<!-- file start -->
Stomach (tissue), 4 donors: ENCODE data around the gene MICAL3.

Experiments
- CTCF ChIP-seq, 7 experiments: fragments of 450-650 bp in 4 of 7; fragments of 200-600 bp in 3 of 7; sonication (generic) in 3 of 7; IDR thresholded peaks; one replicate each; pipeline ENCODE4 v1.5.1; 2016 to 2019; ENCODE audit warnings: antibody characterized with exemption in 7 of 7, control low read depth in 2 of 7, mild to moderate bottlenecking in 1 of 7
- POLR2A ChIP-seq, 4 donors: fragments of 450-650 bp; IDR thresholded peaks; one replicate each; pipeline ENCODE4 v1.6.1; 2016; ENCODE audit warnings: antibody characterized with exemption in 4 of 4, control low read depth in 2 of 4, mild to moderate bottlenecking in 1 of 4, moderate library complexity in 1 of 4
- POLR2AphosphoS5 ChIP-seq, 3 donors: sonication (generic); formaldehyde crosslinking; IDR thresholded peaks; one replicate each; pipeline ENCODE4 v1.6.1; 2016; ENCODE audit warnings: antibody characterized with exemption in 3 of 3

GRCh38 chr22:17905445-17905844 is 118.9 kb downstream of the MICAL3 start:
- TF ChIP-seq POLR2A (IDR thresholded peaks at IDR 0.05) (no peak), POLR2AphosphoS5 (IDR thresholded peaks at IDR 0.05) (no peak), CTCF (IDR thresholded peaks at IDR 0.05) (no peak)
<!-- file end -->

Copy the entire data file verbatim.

Stomach (tissue), 4 donors: ENCODE data around the gene MICAL3.

Experiments
- CTCF ChIP-seq, 7 experiments: fragments of 450-650 bp in 4 of 7; fragments of 200-600 bp in 3 of 7; sonication (generic) in 3 of 7; IDR thresholded peaks; one replicate each; pipeline ENCODE4 v1.5.1; 2016 to 2019; ENCODE audit warnings: antibody characterized with exemption in 7 of 7, control low read depth in 2 of 7, mild to moderate bottlenecking in 1 of 7
- POLR2A ChIP-seq, 4 donors: fragments of 450-650 bp; IDR thresholded peaks; one replicate each; pipeline ENCODE4 v1.6.1; 2016; ENCODE audit warnings: antibody characterized with exemption in 4 of 4, control low read depth in 2 of 4, mild to moderate bottlenecking in 1 of 4, moderate library complexity in 1 of 4
- POLR2AphosphoS5 ChIP-seq, 3 donors: sonication (generic); formaldehyde crosslinking; IDR thresholded peaks; one replicate each; pipeline ENCODE4 v1.6.1; 2016; ENCODE audit warnings: antibody characterized with exemption in 3 of 3

GRCh38 chr22:17905445-17905844 is 118.9 kb downstream of the MICAL3 start:
- TF ChIP-seq POLR2A (IDR thresholded peaks at IDR 0.05) (no peak), POLR2AphosphoS5 (IDR thresholded peaks at IDR 0.05) (no peak), CTCF (IDR thresholded peaks at IDR 0.05) (no peak)